Staff writer at Detroit Lakes Newspapers for the past 14 years, currently editor of the entertainment and community pages as well as obituaries. Living in DL with my cat, Smokey.
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Emotions continued to run high at Monday's fourth informational meeting on the future of the Lake Park-Audubon School District. In fact, discussion became so heated at one point that LP-A School Board member Rick Ellsworth walked out of the meeting. But that was during the first half of the evening.
For the first three years of its existence, the Young Life Triathlon had a happy home at the Castaway Club outside Audubon. But as participation grew, organizers gradually came to realize that they were outgrowing the facilities there. So when a scheduling conflict arose at Castaway, they began eyeing a new possibility. "We wanted to bring it into Detroit Lakes this year," said Peter Paulson, area director for Lakes Area Young Life. A fund-raiser for the Lakes Area Young Life Ministry, the annual event has grown to attract some of the top triathletes of the region, Paulson said. With
Though Katie Lundmark has only been the administrator of Sunnyside Care Center since mid-July, her face is not an unfamiliar one to many of the residents there. "When I was in school, pursuing my nursing home administrative license, I worked here (at Sunnyside) and at the Pelican Valley Health Center in Pelican Rapids, under an administrator who served both facilities," Lundmark explained.
The Detroit Lakes summer soccer programs had a very successful season this year, as both the U-14 and U-16 boys' teams made the trip to the state tournament over the weekend of July 27-29. The U-16 boys, coached by Dave Carter, earned an automatic trip as the No. 2 seed in the district, while the U-14 boys, coached by Justin Wegleitner, had to play their way through the district tournament. It was an exciting finish to the season for the U-16 team, as the boys took on Edina --?the eventual tournament champions -- in their first game on Friday, July 27.
The Becker County Board held a special meeting Tuesday morning, to approve a resolution related to maintenance of the current runway at the Detroit Lakes Municipal Airport. The resolution was also approved by the Detroit Lakes City Council in special session that afternoon. According to County Administrator Brian Berg, the special meeting was required because the resolution had to be approved no later than Friday, Aug. 10, and the commissioners' next scheduled meeting is Tuesday, Aug.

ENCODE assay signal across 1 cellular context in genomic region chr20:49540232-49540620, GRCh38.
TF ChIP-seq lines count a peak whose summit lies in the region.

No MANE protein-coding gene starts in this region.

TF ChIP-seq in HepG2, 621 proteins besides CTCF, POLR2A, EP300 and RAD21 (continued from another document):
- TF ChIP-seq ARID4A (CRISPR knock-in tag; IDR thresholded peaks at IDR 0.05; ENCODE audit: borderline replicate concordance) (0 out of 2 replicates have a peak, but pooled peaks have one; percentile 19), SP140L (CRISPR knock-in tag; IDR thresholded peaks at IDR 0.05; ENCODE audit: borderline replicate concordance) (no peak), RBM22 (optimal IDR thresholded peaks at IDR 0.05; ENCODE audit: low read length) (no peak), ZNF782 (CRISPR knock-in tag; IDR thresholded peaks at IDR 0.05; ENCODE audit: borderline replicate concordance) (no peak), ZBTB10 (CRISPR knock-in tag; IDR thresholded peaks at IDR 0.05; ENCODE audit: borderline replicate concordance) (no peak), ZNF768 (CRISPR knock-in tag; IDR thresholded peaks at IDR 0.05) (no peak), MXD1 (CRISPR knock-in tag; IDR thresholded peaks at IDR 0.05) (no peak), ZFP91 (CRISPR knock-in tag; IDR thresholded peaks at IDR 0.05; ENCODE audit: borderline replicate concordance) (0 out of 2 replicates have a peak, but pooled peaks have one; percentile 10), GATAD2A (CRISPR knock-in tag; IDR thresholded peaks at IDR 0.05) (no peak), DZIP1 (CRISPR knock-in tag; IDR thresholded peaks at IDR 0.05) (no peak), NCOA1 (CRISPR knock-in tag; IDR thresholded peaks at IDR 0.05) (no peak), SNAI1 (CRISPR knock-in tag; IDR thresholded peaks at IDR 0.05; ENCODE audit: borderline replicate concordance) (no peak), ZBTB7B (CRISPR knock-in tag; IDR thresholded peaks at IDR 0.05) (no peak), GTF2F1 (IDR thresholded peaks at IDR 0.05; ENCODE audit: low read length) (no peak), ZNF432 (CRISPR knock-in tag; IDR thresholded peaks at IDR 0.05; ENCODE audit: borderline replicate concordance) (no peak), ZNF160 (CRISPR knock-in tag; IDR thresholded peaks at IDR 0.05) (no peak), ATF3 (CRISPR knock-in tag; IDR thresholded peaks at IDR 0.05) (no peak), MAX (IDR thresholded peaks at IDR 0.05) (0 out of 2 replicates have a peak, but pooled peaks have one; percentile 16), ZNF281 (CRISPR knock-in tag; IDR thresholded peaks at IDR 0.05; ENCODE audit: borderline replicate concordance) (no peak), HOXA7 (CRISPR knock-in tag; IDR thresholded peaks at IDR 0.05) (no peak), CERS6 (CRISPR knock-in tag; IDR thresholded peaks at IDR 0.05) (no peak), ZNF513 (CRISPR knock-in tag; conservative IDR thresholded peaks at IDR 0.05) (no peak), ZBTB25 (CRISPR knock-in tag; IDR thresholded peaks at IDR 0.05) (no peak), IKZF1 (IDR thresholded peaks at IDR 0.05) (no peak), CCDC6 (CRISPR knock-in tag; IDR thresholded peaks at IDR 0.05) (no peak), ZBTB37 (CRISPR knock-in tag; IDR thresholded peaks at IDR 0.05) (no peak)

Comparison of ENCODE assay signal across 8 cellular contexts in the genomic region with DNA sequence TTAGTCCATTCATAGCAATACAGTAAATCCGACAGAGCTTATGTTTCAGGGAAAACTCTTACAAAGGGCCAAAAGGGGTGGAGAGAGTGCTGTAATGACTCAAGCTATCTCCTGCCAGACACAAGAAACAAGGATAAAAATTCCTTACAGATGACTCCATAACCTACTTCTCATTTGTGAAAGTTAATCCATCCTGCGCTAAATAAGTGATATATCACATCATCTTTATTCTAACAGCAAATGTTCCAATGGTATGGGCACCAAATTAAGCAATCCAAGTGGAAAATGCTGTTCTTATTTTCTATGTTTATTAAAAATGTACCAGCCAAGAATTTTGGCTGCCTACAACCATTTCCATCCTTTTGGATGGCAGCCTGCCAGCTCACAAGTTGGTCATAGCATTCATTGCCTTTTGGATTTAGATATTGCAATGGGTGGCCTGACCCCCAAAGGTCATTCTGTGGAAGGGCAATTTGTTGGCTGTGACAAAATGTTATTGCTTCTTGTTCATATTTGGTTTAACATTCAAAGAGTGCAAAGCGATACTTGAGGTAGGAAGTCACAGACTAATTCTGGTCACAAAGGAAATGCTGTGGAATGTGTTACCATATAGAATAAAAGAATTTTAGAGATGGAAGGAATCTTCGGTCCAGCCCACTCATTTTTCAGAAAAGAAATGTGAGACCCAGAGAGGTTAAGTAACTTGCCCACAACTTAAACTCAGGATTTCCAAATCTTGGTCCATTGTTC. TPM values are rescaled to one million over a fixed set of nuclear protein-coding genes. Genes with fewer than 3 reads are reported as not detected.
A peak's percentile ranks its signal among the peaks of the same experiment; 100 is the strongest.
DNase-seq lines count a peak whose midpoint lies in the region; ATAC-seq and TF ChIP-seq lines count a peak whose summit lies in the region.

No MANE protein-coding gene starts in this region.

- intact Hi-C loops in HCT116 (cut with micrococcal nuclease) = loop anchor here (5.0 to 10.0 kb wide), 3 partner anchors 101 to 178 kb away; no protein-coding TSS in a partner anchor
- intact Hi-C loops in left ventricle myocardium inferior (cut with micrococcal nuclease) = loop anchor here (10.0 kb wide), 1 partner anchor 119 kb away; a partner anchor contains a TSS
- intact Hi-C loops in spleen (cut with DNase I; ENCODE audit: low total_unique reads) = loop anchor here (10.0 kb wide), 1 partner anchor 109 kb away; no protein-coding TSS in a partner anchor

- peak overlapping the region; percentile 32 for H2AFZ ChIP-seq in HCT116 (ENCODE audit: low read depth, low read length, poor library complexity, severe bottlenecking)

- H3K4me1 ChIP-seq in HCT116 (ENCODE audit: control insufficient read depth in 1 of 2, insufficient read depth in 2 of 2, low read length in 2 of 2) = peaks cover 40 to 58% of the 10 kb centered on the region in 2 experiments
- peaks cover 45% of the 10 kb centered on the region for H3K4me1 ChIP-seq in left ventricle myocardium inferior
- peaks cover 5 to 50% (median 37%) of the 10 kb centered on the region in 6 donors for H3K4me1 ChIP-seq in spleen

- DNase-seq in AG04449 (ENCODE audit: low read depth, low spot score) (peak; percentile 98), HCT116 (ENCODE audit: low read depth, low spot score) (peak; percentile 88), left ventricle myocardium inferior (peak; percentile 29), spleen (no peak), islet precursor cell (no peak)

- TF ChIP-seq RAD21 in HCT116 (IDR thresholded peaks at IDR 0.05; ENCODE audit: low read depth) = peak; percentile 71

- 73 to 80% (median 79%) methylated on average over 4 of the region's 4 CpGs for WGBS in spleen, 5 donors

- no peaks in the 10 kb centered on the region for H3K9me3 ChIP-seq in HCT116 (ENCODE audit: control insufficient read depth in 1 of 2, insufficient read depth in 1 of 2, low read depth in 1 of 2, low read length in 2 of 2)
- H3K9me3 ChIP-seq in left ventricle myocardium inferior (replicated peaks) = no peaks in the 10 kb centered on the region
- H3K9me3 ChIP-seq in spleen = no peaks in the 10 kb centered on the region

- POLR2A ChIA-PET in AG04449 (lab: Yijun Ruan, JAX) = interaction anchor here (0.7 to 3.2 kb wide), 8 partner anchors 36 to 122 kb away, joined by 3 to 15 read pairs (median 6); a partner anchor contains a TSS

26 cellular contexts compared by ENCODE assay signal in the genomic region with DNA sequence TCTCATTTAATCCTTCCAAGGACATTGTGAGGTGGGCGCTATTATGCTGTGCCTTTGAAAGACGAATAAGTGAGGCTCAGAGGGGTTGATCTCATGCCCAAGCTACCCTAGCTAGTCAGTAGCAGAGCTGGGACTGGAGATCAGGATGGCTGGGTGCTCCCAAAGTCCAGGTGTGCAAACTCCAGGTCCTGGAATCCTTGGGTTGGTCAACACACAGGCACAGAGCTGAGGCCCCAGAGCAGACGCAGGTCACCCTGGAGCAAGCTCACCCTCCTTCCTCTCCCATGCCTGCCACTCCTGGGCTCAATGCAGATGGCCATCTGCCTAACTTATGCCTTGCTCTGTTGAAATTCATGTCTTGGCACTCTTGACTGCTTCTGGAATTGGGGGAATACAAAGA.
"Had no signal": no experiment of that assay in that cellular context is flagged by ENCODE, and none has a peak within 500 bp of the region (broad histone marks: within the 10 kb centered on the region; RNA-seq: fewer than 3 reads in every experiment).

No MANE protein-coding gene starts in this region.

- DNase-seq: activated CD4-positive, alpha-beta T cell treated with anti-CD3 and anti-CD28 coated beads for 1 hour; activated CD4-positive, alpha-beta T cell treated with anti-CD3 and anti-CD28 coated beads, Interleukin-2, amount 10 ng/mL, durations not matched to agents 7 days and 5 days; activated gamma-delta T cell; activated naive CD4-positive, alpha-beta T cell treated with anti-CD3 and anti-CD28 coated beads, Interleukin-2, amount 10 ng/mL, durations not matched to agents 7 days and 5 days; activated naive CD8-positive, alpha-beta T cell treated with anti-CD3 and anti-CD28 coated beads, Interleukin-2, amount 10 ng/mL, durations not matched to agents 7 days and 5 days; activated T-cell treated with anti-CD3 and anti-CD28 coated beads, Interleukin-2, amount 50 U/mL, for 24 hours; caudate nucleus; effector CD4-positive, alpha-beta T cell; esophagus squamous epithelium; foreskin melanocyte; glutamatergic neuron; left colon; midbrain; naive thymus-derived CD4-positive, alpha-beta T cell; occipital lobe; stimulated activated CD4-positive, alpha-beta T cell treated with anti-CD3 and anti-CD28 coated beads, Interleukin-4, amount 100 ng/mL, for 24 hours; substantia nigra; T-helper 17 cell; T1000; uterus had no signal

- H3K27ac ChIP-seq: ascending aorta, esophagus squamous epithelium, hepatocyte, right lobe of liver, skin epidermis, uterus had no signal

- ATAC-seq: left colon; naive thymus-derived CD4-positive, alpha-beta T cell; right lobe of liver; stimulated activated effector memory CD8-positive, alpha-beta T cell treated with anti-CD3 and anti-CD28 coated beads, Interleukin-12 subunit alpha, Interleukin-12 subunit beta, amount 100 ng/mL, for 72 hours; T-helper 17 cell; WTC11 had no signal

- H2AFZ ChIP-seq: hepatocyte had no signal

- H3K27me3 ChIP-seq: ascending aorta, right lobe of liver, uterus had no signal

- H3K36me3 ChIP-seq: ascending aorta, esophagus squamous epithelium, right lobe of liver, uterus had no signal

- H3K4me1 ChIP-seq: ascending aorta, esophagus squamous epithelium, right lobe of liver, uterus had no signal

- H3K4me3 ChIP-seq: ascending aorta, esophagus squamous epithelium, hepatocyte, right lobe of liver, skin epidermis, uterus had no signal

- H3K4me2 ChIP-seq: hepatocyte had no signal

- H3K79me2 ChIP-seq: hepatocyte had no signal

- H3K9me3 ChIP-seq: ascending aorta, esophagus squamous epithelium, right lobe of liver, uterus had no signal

As anyone who has seen the musical "Chicago" -- whether it be on stage, screen or DVD -- can tell you, the show's central character, Roxie Hart, is no ingénue. And that's precisely why the part appealed to actress Kristen Husby. The Detroit Lakes native is relishing the opportunity to sink her teeth into a leading role that has a little bit of an edge. "She's (Roxie) not young and innocent by any means," Husby says. "Not everybody is going to like her.
Have you ever wondered where the musicians, production workers and stage crews who work back stage at WE Fest go when they want to unwind? Most of the artists have their own tour buses and dressing rooms, of course, but when they just want to hang out back stage for a while and shoot the breeze with their fellow performers, they often stop by the Prancing Pony Café. Even many of the Detroit Lakes area's lifelong residents might be forgiven for asking, "where is that?" The Prancing Pony, after all, only exists for three days a year, and its sole patrons are WE Fest's performers and their ro
Though there were no exact attendance numbers available Thursday, WE Fest co-founder and current legal counsel Terry McCloskey estimated that there were "about 1,000 more" people expected to attend this year's festival than last year. Their methods of measuring crowds are a lot more sophisticated, however, than when he and Jeff Krueger started the country music showcase 25 years ago. "We used to measure it (the crowd) by how close they came to certain poles (in the concert bowl) -- sort of like a thermometer," McCloskey said Thursday afternoon. "We were just trying to pay the bills ...
Ten years and seven studio albums have passed since Trace Adkins first began making his living by singing into a microphone and strumming his guitar. But the 6-foot-6-inch country star admits he still hasn't grown tired of singing the same songs at every concert -- no, not even "Honky Tonk Badonkedonk," which Adkins says is "hands down the biggest hit I've ever had." "I think back to when I was a kid and would go to some concert for a big rock act -- where you know all the hits they had by heart -- then all of a sudden they start playing tunes off their new album, and you say, 'I want to h
Since releasing their debut album, Weather the Storm, on Sept. 19, 2006, the country music trio known as Carolina Rain has been touring almost constantly, according to lead singer Rhean Boyer. So it's a good thing touring is something they love to do. "We do love being on the road," said Boyer Monday, in a telephone interview from his home in Lebanon, Tenn. "We were all custom-made to do what we do ... I love being on stage.